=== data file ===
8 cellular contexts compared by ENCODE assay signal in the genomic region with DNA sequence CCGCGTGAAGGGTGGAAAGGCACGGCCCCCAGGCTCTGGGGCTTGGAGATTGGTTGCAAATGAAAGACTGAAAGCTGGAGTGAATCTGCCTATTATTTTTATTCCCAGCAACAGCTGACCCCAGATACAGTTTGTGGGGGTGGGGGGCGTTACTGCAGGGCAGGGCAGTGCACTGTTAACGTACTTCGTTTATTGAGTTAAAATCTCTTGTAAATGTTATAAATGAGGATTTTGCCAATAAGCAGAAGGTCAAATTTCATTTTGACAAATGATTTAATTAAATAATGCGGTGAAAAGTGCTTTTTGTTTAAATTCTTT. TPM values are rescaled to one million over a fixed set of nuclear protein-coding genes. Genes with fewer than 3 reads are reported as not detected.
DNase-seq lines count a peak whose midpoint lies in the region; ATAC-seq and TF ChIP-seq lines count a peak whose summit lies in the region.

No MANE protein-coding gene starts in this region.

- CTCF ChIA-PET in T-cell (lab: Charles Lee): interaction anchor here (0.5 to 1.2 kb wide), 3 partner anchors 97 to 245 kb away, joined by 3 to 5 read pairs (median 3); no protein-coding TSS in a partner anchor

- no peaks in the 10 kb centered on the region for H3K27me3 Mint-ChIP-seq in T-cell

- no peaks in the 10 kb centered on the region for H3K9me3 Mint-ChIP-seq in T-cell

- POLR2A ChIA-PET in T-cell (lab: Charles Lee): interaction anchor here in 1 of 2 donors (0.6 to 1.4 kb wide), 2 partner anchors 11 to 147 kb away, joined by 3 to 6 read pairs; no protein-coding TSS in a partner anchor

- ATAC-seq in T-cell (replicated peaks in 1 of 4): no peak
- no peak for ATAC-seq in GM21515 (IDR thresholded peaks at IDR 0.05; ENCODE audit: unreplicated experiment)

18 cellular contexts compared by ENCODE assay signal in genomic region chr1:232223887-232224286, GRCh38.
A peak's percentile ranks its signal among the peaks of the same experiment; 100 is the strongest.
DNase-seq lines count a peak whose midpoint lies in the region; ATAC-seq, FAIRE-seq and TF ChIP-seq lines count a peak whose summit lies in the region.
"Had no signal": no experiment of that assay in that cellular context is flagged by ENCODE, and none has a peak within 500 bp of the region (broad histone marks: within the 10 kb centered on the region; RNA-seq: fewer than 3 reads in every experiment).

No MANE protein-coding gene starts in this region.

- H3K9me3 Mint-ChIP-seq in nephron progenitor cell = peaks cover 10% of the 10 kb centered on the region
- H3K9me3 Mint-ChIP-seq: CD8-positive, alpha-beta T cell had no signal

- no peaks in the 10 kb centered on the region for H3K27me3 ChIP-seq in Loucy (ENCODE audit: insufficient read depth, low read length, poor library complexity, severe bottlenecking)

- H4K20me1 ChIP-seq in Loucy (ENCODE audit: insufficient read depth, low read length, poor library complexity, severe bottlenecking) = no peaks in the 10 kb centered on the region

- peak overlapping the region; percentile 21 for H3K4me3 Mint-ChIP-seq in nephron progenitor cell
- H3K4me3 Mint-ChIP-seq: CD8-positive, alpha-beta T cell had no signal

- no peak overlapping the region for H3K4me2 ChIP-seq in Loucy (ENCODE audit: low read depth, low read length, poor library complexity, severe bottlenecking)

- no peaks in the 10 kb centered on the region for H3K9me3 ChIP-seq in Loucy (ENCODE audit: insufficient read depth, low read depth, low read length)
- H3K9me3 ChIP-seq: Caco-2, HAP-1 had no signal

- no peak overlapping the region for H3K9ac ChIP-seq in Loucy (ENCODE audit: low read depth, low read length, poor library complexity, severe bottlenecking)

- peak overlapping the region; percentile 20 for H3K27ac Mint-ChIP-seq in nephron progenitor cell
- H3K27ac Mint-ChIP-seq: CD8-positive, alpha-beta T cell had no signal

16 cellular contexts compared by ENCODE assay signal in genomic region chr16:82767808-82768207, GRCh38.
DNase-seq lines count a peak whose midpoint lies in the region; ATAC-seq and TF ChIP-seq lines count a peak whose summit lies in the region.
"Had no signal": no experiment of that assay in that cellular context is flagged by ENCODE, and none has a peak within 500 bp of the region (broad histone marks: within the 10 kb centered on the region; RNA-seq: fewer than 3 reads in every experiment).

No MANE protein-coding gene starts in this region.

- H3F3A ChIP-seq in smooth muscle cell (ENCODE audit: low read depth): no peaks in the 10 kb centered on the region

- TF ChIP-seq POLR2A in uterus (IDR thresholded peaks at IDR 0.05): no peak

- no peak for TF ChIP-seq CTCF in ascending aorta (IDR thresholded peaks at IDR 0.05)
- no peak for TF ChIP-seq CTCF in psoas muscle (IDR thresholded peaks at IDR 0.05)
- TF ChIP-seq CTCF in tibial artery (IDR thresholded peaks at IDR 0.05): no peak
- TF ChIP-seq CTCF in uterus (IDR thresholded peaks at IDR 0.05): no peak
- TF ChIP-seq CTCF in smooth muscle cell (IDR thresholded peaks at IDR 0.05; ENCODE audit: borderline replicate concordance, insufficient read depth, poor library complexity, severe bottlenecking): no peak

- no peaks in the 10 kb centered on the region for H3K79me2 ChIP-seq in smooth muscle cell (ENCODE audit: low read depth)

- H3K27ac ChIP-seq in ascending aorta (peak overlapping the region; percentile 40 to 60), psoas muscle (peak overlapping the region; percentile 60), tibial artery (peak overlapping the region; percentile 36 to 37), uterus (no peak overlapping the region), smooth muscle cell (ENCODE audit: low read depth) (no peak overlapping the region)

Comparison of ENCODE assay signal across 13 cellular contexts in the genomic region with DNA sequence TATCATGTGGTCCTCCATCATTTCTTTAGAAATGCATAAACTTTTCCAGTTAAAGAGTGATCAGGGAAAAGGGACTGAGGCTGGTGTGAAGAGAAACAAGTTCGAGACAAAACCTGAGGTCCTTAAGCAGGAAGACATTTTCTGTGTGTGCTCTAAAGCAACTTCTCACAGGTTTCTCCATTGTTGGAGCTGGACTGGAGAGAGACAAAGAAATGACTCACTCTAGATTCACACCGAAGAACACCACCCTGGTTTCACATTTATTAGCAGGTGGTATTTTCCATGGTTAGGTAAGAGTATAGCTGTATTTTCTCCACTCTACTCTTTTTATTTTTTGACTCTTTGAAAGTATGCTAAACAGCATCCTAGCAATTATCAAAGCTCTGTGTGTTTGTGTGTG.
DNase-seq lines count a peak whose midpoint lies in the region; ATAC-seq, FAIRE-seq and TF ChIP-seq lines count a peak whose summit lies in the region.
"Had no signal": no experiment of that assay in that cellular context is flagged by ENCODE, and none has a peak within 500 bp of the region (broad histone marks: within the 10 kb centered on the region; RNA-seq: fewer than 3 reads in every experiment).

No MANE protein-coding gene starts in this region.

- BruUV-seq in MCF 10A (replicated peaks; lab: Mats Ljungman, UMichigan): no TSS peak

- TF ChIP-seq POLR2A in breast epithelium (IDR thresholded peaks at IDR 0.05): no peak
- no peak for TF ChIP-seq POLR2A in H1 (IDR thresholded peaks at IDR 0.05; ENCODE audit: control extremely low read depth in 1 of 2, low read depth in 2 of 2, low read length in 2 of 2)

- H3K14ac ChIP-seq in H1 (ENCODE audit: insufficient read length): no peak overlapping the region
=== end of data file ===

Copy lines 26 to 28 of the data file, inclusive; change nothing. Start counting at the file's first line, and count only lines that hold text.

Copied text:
- H3K27ac Mint-ChIP-seq: CD8-positive, alpha-beta T cell had no signal

16 cellular contexts compared by ENCODE assay signal in genomic region chr16:82767808-82768207, GRCh38.
DNase-seq lines count a peak whose midpoint lies in the region; ATAC-seq and TF ChIP-seq lines count a peak whose summit lies in the region.